Histograms in SQL
A histogram is an approximate representation of the distribution of numerical data. In other words, histograms show the number of data points that fall within a specified range of values (typically called “bins” or “buckets”). In this post, I’m exploring options for querying data as histogram by using SQL.
Note that for the sake of simplicity, I’ll be using MySQL as a database, but the queries are quite generic and can be used in other SQL dialects.
Let’s assume we have a table for persisting
users. Our goal is to build a histogram for understanding distribution of orders among many users. The table is kept to minimum for the simplicity.
CREATE TABLE `orders` ( `id` bigint(20) NOT NULL AUTO_INCREMENT, `user_id` bigint(20) NOT NULL, PRIMARY KEY (`id`), KEY `IDX_user_auth_token_user_id` (`user_id`) ) ENGINE=InnoDB AUTO_INCREMENT=1; INSERT INTO `orders` (user_id) VALUES (1), (1), (2), (2), (2), (3), (3), (3), (3), (4), (4), (4), (4), (4), (4), (4);
After inserting some orders, we have the following data:
User with ID 1 has 2 orders User with ID 2 has 3 orders User with ID 3 has 4 orders User with ID 4 has 7 orders
Querying the table should produce the following result:
SELECT id, user_id FROM `orders`; Result: | id | user_id | | --- | ------- | | 1 | 1 | | 2 | 1 | | 3 | 2 | | 4 | 2 | | 5 | 2 | | 6 | 3 | | 7 | 3 | | 8 | 3 | | 9 | 3 | | 10 | 4 | | 11 | 4 | | 12 | 4 | | 13 | 4 | | 14 | 4 | | 15 | 4 | | 16 | 4 |
Building a Histogram
Choosing bucket sizes is a science by its own and depends on the objective and data distribution. We can keep things simple here and choose 3 as a bucket size. The buckets would be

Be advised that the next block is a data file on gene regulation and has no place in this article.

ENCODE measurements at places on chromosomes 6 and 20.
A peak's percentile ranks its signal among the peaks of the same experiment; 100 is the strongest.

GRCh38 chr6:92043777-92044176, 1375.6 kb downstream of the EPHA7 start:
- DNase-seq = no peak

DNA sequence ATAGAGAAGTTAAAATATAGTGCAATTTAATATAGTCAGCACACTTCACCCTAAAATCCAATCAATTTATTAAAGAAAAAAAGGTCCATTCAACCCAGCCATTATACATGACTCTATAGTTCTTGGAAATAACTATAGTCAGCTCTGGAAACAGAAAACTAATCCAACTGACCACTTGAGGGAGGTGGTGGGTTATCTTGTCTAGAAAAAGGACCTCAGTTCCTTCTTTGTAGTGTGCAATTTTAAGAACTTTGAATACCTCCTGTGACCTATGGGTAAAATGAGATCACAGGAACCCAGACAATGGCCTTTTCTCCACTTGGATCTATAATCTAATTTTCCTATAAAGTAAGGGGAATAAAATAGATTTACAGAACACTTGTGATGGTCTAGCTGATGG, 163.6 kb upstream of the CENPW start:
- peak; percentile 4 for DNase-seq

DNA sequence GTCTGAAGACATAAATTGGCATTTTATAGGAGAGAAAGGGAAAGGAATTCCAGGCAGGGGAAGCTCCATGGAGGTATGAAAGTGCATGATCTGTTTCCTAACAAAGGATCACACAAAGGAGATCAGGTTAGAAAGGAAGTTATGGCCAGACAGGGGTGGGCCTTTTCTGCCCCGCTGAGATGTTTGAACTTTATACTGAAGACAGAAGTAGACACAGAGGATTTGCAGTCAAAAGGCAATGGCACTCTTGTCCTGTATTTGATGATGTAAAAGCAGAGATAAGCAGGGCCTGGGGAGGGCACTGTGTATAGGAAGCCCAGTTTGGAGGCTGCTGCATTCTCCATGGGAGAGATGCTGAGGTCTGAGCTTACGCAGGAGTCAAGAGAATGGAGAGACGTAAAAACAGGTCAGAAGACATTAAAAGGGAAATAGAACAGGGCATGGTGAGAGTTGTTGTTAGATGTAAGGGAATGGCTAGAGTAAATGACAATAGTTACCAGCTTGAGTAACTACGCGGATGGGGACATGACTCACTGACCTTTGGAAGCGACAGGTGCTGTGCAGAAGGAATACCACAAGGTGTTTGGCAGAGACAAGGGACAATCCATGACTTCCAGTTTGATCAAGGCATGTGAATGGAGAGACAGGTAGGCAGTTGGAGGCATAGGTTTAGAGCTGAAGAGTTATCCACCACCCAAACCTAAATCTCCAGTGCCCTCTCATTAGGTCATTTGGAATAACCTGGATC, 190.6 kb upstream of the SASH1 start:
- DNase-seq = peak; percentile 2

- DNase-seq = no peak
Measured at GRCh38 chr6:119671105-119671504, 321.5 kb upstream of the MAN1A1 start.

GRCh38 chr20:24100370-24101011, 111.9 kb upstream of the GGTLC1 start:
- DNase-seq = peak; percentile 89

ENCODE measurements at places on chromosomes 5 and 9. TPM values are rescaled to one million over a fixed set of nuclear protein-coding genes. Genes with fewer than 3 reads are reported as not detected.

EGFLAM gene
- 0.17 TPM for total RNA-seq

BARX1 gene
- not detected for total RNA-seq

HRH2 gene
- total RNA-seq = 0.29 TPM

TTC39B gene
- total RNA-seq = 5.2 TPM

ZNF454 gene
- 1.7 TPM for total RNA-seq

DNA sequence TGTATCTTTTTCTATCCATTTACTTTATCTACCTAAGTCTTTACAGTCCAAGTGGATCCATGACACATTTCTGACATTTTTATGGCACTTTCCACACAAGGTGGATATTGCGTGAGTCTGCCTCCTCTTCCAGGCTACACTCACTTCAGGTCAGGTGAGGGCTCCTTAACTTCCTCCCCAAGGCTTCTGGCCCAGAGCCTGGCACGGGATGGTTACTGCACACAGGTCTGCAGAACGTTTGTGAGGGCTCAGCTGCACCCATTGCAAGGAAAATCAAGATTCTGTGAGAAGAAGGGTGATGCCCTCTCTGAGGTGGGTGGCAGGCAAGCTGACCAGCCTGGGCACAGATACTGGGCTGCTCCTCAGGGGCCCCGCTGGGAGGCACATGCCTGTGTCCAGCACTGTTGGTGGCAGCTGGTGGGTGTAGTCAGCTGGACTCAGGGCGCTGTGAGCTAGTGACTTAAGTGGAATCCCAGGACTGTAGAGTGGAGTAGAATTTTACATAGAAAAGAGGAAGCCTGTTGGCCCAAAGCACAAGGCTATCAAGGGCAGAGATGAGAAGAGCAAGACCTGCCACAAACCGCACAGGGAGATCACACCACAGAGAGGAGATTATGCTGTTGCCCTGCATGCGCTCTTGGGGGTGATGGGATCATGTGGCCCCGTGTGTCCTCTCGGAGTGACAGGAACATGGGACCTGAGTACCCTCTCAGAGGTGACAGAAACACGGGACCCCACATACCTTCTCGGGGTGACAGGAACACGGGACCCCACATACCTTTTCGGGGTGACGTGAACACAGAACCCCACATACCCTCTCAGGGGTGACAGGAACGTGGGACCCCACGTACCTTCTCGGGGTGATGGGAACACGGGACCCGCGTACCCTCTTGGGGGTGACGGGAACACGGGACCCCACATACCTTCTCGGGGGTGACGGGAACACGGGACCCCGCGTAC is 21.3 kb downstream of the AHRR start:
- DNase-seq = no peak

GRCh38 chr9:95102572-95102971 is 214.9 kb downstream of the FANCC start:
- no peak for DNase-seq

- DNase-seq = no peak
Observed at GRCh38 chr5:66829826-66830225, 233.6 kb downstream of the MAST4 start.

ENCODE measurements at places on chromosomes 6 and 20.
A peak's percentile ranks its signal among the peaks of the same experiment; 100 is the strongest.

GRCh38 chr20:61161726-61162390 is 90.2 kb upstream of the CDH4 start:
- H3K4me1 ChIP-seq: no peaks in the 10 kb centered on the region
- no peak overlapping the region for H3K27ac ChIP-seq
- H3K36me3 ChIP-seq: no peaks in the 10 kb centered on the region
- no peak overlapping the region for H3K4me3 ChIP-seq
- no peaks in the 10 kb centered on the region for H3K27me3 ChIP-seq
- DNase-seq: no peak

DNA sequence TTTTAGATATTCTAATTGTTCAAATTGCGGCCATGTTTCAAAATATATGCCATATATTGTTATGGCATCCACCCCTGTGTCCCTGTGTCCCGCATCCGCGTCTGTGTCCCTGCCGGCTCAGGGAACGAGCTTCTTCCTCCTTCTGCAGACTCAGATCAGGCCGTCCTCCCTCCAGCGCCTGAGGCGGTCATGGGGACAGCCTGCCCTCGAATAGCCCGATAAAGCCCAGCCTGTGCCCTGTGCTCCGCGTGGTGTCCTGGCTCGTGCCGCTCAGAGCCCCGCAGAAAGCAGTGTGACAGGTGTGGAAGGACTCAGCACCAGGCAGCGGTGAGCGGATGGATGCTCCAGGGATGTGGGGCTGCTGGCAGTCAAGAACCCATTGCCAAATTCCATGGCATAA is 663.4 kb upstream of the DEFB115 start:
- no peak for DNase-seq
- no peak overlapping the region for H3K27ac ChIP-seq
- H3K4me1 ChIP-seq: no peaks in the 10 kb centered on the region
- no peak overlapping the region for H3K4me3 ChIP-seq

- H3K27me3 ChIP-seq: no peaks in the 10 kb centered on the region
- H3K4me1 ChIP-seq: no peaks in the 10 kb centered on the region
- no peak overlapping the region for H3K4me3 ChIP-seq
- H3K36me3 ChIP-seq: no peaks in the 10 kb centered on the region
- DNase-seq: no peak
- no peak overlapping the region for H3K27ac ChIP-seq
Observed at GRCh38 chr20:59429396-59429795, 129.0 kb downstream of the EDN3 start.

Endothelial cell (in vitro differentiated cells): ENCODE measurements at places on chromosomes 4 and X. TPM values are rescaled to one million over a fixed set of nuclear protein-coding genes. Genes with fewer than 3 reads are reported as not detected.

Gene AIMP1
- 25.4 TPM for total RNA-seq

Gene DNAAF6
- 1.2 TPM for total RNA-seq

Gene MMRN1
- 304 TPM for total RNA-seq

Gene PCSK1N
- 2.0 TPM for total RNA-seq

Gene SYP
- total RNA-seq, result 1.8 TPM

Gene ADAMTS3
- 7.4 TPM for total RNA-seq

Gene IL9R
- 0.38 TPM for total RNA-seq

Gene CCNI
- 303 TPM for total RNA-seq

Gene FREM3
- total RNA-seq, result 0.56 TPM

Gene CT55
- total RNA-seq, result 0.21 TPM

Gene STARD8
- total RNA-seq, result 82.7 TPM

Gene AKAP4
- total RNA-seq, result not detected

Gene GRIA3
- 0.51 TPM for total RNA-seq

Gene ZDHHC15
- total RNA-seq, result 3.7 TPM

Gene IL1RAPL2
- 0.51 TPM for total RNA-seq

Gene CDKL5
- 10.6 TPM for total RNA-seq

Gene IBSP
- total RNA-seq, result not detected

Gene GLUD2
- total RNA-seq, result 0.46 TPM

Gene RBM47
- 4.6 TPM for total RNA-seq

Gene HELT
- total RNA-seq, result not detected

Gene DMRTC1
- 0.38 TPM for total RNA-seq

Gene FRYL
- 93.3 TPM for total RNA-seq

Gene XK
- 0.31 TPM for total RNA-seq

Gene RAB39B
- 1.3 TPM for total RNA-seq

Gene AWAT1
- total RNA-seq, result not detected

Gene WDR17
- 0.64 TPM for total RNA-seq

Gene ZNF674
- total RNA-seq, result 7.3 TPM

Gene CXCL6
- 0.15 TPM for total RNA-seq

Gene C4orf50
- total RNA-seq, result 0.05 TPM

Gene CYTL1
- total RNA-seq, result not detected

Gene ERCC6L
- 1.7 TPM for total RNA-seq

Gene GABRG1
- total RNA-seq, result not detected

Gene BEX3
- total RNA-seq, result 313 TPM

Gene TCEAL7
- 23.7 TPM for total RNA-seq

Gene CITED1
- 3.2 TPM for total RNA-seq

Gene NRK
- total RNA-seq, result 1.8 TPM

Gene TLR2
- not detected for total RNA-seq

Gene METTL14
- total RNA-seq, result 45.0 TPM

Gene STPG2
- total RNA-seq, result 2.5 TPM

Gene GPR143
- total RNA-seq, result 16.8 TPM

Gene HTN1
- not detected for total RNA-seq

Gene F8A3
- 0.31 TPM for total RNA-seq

6-9 and so on.
Lower and upper bounds
Now that we identified our buckets, the question is if we want to make the bucket bounds inclusive or exclusive. I’d say it again depends on the given task we want to accomplish. Typically, for clarity you would want to make the upper bound exclusive and lower bound inclusive.
First, let’s see how many orders each user has
SELECT COUNT(1) as count, user_id FROM orders GROUP BY user_id; Result: | count | user_id | | ----- | ------- | | 2 | 1 | | 3 | 2 | | 4 | 3 | | 7 | 4 |
This is already good, the only thing we need to do is to distribute the data points to our predefined value ranges (buckets)
SELECT FLOOR(ordercount/3.00)*3 AS bucket, COUNT(*) AS count FROM (SELECT COUNT(1) AS ordercount FROM orders GROUP BY user_id) o GROUP BY bucket; | bucket | count | | ------ | ----- | | 0 | 1 | | 3 | 2 | | 6 | 1 |
Here we go, we have our first version of histogram. The query above floors each data point to the nearest multiple of 3 and then groups by that value. This is the trick to create the buckets we needed. It is worth to mention that if there is no data point for a specific bucket, that row will be skipped from the results.
Inclusive upper bounds
It might be needed to actually have the upper bound inclusive. Rounding up instead of down in the above query will do it! So changing
CEIL is sufficient.
SELECT CEIL(ordercount/3.00)*3 AS bucket, COUNT(*) AS count FROM (SELECT COUNT(1) AS ordercount FROM orders GROUP BY user_id) uat GROUP BY bucket; Result: | bucket | count | | ------ | ----- | | 3 | 2 | | 6 | 1 | | 9 | 1 |
In Cumulative Histogram the cumulative number of observations is counted in all of the buckets up to the specified bucket. Let’s see what would be difference in our example.
| bucket | count | | ------ | ----- | | 3 | 2 | | 6 | 3 | | 9 | 6 |
In this scenario, we can’t use the rounding strategy anymore, however we can scan over the result of grouping and count the cumulative value. In order to do this, we would also need to predefine the buckets in advance in our query.
SELECT COUNT(CASE WHEN ordercount <= 3 THEN 1 END) AS bucket_le_3, COUNT(CASE WHEN ordercount <= 6 THEN 1 END) AS bucket_le_6, COUNT(CASE WHEN ordercount <= 9 THEN 1 END) AS bucket_le_9, COUNT(1) AS bucket_le_inf FROM (SELECT COUNT(1) AS ordercount FROM orders GROUP BY user_id) o; | bucket_le_3 | bucket_le_6 | bucket_le_9 | bucket_le_inf | | ----------- | ----------- | ----------- | ------------- | | 2 | 3 | 4 | 4 |
As you can see we also introduced a new bucket,
bucket_le_inf. This is required unless you know in advance the limit of the buckets you want to plot and it will contain the cumulative result of all previous buckets.
Histograms are not easy to get right and all of the above is only a good enough solution. Feel free to play around with examples and fiddle with it.